Still, he ruled out the use of American military force in connection with the conflict. “I don’t see any prospect for the use of military force by the United States in this situation,” Mr. Gates said. “Clear enough?”
On the ground in Georgia, both sides appeared to take tentative steps to back away from further fighting and adhere to the framework of a cease-fire brokered on Wednesday. But by the end of the day, Russian troops continued to hold their positions, and conditions were largely unchanged.
A day after Mr. Bush demanded that Russia pull its forces from Georgia and sent humanitarian aid there, it was clear that tensions between the two powers were not subsiding.
Russia’s president, Dmitri A. Medvedev, held a televised meeting with the leaders of the two breakaway regions, South Ossetia and Abkhazia, and pledged that Russia would provide whatever they needed to secede lawfully from Georgia.
The Russian foreign minister, Sergey V. Lavrov, said separately in a radio interview that Georgia “can forget about” its territorial integrity because the Georgian government under President Mikheil Saakashvili had committed so many atrocities that the two breakaway regions could never live under Georgian rule.
Russian defense officials raised questions about the nature of the humanitarian aid that the United States military has begun airlifting to Tbilisi, the Georgian capital. And the Russian Foreign Ministry said in a statement that Washington should avoid steps that might prompt new fighting and “lead to the repetition of a tragic scenario.”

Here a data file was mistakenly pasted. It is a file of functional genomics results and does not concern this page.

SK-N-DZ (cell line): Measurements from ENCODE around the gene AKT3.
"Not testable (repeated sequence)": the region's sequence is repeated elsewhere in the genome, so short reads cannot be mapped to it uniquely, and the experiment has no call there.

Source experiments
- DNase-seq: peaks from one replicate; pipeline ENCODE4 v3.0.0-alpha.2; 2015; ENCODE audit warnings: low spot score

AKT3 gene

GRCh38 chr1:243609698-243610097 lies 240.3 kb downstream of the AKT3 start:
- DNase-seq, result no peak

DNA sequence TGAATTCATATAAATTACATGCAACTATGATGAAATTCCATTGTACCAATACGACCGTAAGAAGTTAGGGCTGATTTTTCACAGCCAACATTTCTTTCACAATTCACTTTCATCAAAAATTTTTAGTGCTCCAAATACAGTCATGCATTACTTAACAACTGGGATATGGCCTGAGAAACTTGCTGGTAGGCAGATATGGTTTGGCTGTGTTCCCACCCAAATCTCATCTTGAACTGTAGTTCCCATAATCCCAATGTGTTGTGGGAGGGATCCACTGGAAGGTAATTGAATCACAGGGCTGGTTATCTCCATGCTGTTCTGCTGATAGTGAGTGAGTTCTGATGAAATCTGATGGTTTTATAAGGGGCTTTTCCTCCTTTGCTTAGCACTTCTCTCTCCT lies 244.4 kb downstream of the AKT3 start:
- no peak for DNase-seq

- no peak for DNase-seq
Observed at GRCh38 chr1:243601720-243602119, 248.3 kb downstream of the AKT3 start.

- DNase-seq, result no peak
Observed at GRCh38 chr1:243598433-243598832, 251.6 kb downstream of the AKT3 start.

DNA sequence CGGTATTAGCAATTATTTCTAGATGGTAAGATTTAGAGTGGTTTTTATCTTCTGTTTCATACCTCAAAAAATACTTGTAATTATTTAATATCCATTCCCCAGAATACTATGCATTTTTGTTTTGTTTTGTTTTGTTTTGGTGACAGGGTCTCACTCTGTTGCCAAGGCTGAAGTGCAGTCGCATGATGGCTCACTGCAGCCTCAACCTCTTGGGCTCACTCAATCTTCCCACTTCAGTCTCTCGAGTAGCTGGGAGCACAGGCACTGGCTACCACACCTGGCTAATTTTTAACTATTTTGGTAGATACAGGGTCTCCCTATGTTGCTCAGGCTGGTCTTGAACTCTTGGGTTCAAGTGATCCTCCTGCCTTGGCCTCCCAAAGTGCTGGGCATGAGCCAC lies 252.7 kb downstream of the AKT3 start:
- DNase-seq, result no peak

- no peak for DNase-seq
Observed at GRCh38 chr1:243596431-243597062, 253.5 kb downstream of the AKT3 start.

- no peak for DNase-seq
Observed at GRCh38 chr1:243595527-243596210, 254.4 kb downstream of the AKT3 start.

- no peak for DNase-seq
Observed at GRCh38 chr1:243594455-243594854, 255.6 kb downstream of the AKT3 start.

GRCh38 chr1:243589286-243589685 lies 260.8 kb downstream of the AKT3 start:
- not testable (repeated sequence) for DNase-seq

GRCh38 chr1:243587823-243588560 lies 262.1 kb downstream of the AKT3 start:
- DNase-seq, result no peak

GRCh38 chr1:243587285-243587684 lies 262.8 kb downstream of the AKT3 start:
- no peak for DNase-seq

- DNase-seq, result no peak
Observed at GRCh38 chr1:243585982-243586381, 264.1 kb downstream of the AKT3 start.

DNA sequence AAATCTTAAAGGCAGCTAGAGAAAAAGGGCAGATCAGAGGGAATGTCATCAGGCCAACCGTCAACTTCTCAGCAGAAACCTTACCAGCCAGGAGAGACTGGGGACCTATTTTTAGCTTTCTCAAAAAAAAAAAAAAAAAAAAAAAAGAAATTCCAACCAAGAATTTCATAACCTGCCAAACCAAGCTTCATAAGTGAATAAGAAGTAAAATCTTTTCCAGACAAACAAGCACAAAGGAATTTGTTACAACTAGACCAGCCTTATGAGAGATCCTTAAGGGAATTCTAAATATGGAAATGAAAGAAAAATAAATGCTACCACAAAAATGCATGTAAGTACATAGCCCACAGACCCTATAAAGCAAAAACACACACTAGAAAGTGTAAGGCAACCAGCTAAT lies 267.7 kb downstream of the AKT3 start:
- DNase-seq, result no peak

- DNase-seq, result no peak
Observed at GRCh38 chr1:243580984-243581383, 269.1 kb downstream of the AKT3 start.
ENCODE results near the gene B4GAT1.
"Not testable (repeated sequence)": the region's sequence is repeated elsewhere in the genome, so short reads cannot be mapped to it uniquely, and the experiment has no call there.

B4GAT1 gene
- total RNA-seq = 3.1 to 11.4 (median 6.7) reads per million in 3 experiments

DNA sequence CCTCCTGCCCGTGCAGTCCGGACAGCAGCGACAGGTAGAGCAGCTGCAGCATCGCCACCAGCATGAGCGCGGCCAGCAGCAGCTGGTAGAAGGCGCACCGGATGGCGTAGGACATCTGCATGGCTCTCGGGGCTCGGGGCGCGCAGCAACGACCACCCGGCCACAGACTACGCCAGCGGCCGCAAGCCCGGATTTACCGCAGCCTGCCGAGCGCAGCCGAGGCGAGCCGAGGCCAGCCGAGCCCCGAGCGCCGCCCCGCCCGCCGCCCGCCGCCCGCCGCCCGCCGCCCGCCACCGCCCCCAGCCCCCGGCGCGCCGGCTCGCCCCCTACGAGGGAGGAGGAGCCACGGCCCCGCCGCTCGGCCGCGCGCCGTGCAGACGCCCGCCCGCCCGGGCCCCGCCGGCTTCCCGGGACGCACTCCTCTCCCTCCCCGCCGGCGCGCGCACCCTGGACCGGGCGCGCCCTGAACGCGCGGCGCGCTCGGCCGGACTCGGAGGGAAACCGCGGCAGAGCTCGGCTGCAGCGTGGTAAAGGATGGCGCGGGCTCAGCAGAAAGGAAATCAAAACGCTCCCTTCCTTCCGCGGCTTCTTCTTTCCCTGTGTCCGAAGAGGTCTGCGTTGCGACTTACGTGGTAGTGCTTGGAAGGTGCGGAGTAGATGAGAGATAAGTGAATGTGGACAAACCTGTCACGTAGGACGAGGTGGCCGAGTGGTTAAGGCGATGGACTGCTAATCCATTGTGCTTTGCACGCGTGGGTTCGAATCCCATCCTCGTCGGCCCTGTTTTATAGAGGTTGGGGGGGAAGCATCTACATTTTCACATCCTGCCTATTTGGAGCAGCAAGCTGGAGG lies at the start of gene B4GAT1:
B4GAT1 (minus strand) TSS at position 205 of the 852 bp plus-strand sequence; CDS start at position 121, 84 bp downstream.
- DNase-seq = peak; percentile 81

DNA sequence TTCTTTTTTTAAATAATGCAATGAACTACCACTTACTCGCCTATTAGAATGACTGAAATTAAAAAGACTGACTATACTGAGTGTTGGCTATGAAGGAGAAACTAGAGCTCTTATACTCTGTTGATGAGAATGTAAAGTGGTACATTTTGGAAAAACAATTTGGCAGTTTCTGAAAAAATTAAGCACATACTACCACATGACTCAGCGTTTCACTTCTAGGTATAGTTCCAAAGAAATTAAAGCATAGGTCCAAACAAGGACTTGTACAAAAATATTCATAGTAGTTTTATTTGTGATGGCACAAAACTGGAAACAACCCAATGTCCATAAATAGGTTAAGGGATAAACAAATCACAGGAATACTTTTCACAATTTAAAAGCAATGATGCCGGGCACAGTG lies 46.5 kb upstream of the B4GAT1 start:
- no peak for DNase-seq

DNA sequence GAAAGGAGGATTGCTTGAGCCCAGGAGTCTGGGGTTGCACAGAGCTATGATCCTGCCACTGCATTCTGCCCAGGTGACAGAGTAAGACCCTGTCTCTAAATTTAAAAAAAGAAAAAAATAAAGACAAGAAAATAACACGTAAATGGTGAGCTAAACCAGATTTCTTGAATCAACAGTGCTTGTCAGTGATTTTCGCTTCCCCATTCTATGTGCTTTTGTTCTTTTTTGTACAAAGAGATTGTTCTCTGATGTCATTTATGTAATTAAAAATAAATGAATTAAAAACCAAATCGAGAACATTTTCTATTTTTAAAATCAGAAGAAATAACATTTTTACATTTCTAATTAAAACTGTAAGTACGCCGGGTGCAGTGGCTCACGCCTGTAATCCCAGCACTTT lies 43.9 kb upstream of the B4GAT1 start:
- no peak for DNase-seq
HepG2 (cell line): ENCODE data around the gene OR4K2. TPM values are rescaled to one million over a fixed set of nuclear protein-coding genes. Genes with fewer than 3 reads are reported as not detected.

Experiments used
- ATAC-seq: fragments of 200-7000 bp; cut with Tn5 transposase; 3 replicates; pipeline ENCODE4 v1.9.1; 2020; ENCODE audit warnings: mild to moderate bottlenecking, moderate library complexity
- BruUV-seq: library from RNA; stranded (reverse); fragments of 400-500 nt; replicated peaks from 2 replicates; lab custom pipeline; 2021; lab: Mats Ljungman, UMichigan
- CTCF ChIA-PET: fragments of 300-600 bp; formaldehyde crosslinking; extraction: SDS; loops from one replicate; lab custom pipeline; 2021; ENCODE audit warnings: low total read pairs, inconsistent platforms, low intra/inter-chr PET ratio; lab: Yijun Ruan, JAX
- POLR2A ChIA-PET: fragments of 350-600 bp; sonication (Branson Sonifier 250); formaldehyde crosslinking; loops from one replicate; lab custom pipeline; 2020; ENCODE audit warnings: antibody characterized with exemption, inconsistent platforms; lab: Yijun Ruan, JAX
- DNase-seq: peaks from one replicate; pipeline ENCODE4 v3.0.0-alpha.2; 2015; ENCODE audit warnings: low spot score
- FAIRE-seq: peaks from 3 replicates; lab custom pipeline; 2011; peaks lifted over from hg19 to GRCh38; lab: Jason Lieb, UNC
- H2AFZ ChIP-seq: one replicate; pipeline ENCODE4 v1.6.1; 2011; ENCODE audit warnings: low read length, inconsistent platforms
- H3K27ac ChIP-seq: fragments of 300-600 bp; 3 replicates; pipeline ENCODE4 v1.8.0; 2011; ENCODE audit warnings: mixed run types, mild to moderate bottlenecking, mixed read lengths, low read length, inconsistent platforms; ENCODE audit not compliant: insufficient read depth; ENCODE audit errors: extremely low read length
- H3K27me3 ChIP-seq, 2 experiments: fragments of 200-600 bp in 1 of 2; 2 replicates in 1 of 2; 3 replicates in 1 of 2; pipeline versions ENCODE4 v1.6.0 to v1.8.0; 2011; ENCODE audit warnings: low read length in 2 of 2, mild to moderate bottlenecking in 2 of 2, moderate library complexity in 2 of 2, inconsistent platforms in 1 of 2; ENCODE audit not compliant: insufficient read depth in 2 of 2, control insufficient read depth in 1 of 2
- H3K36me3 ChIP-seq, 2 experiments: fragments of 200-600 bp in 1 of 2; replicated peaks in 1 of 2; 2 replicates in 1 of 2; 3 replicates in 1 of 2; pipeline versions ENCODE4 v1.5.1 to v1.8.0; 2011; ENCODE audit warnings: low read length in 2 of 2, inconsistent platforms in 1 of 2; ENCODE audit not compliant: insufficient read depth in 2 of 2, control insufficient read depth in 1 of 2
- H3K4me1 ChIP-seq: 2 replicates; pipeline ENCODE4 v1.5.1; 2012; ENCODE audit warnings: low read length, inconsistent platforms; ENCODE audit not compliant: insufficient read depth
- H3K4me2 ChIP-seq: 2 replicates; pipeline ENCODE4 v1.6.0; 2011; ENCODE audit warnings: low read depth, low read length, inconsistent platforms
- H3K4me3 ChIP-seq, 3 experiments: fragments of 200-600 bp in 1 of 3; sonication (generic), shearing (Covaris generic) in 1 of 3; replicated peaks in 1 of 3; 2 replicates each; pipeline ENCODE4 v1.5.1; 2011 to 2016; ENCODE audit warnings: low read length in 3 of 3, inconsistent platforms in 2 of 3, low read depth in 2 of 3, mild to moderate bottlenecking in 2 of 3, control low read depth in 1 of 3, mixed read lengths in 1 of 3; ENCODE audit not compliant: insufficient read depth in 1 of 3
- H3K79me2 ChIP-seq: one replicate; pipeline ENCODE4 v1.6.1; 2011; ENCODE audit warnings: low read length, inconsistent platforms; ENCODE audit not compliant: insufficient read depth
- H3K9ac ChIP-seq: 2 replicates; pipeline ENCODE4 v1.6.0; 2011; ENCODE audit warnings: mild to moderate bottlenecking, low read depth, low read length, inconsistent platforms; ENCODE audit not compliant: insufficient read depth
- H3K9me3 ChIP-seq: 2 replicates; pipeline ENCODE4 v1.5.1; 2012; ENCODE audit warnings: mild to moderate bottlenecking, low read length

Doctors and psychologists are working around the clock in makeshift hospitals to help thousands of South Ossetians affected by the regional conflict. It may take months for victims to overcome the trauma of the bombardment. At least 1700 Russian Emergency Ministry workers are helping repair the damage and hunt for survivors who may be trapped under rubble in Tskhinvali.
Military engineers are searching the city for unexploded shells which pose a mortal danger to civilians and peacekeepers.
A bread factory has been restored in Tskhinvali and food and water are being supplied to residents. A camp has been erected in the city to provide support and radio broadcasts have been launched to keep people informed of the latest news.
Peacekeepers have helped restore the republic’s only hospital. It was shelled during the hostilities, forcing doctors to treat the wounded in the basement.
Meanwhile, South Ossetian authorities say they will take a tough stance on the possible looting of abandoned houses. Two people were reported killed on Wednesday when they were caught looting.
Russia held a day of mourning for those killed during the five days of fighting in South Ossetia on August 13. People from the capital Tskhinvali, which became a battlefield after being attacked by Georgia, are recovering from a nightmare. It’s hard to find a citizen who hasn't lost a relative in the conflict.
A vigil to remember the victims of the violence was held during the night at Moscow’s Cathedral of Christ the Saviour.